Physics students can conduct research during the summer with Albion College faculty, or participate in off-campus research opportunities sponsored by the National Science Foundation and other facilities across the country, including national laboratories.
Some recent examples include SLAC (Stanford), Ames Laboratory, the National Renewable Engineering Lab, and the Mount Wilson Observatory.
Read about how Holly Farris's, '12, reflecting telescope project (right) through Albion's Foundation for Undergraduate Research, Scholarship, and Creative Activity (FURSCA).
"Building a telescope from the inside out was eye-opening," she said. "I can explain the advantages and disadvantages of different types of telescopes. I also learned how to be creative and innovative."
Watch the video at right as Dugan Karnazes, '12, Laura Pollum, '10, and Brandan Walters, '10, worked as a team in the Physics 245 Electronics course during the spring semester to levitate a magnet using a synthetic electromagnetic field the students created.
The project was based on a junior- and senior-level systems control project at the Massachusetts Institute of Technology. Albion students took it a step further by introducing a function generator, which allows the operator to control how far the magnet levitates from the sensor.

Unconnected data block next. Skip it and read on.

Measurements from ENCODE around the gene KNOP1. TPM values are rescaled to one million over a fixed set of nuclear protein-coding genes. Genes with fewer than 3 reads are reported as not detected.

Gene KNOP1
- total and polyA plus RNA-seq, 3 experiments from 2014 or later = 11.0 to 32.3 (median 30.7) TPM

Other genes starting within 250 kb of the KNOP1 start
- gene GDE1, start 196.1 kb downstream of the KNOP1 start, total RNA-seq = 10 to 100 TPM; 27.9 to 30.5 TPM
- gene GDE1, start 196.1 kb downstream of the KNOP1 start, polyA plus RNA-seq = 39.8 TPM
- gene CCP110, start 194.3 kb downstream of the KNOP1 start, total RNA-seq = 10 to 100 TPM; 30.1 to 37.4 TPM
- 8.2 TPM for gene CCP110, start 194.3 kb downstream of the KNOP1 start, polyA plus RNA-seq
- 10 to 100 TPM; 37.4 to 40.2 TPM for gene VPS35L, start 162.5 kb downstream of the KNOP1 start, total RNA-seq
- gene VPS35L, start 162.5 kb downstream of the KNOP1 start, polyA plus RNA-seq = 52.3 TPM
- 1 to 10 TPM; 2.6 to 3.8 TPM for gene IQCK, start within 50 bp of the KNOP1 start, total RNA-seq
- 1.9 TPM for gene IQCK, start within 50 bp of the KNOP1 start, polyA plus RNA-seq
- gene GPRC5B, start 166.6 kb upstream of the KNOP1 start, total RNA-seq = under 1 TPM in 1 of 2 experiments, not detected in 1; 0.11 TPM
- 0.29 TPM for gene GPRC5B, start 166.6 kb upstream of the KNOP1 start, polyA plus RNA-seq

Students may participate in the Oak Ridge Science Semester (ORSS) at Oak Ridge National Laboratory during the fall semester of their senior year. Oak Ridge National Laboratory (ORNL) is a U.S. Department of Energy (DOE) multiprogram laboratory focusing on national and global energy and environmental issues. The Laboratory is managed for DOE by Lockheed Martin Energy Research Corporation. ORNL's mission is to conduct basic and applied research and development in order to advance the nation's energy resources, environmental quality and scientific knowledge and to contribute to the educational foundation and national economic competitiveness.
The GLCA / ACM Oak Ridge Science Semester enables students to join ongoing investigations at ORNL and to use the sophisticated resources available at the Laboratory, including supercomputers and state-of-the-art electron microscopes, lasers and analytical instruments such as a Fourier Transform Mass Spectrometer and a scanning tunneling microscope.
The applications of accepted students are sent to one or more research groups whose interests are similar to those of the student. Students devote most of their time to research, with a scientist from the ORNL staff serving as a mentor.
In addition, students are required to participate in an interdisciplinary seminar and choose an advanced academic course from among a variety of options.
The academic program is enriched in informal ways by guest speakers, department colloquial and the special interests and expertise of the ORNL staff.